Nothing except, perhaps, the native desert resiliency that has characterized inhabitants of the Las Vegas Valley since the time of the Paiutes. Humans have always been drawn to this arid land, have always found ways to make lives here. It might have been gathering roots, prospecting for gold, pouring concrete, or dealing blackjack. To survive in a desert, you have to know the land, but you also benefit from not relying on anything. The life-giving sun, after all, is trying to kill you. Whether they came as refugees from strife elsewhere or for purely mercenary reasons, our ancestors, spiritual and biological, learned how to survive, and eventually flourish, in an unfriendly land by adapting faster than they weakened.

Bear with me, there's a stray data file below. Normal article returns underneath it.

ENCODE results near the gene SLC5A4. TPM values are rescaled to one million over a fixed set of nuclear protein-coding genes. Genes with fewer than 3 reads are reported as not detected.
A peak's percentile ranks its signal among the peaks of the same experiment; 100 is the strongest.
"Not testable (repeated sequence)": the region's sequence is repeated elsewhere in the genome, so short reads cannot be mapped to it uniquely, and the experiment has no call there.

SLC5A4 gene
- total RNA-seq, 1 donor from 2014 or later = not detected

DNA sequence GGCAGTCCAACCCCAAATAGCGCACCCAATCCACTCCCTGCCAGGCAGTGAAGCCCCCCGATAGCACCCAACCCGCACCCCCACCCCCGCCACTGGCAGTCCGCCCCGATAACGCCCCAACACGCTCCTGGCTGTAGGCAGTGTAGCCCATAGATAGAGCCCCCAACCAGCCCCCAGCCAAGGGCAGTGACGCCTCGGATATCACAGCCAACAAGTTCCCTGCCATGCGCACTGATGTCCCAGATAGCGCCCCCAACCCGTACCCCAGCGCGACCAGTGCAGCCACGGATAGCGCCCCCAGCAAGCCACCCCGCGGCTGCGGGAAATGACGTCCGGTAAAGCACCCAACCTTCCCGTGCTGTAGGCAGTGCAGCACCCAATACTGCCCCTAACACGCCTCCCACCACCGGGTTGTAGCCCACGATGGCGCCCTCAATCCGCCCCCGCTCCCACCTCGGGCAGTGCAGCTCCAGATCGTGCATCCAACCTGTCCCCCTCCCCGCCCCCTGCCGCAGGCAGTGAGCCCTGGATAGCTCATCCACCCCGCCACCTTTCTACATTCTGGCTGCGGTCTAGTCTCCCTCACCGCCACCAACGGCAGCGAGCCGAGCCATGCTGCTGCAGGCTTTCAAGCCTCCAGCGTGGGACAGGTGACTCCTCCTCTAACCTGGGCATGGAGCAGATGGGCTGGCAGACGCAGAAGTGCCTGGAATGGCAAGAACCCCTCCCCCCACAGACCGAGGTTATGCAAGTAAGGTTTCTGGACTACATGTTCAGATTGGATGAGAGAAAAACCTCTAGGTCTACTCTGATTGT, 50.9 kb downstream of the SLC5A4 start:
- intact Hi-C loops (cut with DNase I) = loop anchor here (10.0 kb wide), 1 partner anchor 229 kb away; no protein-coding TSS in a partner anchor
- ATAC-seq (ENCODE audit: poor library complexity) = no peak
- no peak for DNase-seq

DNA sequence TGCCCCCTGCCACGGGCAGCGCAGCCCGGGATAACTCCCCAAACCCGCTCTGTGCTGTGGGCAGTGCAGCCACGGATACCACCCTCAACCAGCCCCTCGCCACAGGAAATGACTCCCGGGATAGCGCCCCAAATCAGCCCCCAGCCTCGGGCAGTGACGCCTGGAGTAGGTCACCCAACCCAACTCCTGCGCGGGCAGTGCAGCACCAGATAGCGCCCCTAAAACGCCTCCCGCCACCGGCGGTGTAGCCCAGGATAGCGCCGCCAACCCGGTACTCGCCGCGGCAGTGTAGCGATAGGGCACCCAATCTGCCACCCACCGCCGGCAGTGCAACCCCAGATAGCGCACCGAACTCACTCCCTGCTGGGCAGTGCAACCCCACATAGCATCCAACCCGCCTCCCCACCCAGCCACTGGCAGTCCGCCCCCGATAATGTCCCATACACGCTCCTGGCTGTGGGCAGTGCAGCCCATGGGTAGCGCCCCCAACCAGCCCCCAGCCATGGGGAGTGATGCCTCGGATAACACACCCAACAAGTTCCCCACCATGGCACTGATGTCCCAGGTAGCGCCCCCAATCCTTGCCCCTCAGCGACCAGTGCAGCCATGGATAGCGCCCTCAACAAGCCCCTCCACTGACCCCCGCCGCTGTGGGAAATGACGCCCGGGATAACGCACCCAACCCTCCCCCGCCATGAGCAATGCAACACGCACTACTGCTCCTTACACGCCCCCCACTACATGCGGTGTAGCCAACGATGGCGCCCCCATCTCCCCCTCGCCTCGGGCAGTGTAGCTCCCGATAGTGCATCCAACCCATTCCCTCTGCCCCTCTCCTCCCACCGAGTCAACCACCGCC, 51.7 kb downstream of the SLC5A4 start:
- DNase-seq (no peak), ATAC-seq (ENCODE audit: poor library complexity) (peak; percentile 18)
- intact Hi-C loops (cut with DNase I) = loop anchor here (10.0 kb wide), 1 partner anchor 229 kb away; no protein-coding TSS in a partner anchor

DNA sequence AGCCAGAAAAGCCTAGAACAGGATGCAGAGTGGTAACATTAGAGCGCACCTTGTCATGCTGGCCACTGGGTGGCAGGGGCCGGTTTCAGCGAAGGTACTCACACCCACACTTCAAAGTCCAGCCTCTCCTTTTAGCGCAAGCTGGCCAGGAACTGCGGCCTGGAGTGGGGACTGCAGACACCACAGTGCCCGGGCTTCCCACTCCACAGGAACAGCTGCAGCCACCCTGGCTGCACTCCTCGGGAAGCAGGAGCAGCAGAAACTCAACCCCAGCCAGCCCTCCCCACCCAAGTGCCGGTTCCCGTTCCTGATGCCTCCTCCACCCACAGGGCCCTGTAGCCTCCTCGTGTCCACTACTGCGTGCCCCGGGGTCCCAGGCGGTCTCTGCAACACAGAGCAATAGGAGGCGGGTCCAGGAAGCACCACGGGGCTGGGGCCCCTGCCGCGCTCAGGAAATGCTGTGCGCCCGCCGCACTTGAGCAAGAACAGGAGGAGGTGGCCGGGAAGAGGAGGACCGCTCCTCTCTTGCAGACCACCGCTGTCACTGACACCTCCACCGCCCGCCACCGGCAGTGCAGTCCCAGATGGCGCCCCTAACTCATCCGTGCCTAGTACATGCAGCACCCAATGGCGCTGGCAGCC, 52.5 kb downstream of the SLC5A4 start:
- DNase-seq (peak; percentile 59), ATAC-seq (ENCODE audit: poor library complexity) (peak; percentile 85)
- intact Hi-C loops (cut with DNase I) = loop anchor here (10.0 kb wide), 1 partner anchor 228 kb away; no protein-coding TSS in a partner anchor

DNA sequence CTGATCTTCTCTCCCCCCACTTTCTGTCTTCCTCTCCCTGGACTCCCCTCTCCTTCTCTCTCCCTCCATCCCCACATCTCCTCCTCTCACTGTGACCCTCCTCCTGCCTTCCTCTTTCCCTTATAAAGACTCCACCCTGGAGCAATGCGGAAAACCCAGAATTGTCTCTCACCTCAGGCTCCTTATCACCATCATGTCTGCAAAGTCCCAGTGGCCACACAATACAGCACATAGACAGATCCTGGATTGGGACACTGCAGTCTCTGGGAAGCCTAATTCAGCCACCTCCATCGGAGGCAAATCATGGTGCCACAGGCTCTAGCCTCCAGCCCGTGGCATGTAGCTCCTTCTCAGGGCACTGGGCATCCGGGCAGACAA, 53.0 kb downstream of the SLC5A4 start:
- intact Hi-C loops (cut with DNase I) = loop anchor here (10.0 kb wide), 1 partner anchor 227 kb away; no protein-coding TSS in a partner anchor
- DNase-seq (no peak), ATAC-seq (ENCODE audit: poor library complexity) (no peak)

For all the self-serving rhetoric about innovation, the genius of Las Vegas never really was creating new things. Las Vegas didn’t invent gambling. Nor was the power of the atom first unleashed here. But Las Vegas did provide a place for gambling, atomic explosions, entertainment spectaculars, pool parties, and so much else to be refined and presented to the public in a better way than they had before. And maybe this is the city’s real contribution to the world. After all, what happened here, stayed here. But it made Las Vegas relevant.
No one in Las Vegas asked to host atomic testing, and few suspected that the city would become a magnet for tourism thanks to legalized gambling. Penny slots, high-end baccarat, nightclubs, celebrity eateries, major league sports: Few predicted any of these coming to fruition, until they did, and suddenly they were everywhere. When Las Vegas changes, it changes quickly, and without looking back. Don’t believe me? I’m happy to talk it over with you over drinks at the Copa Room.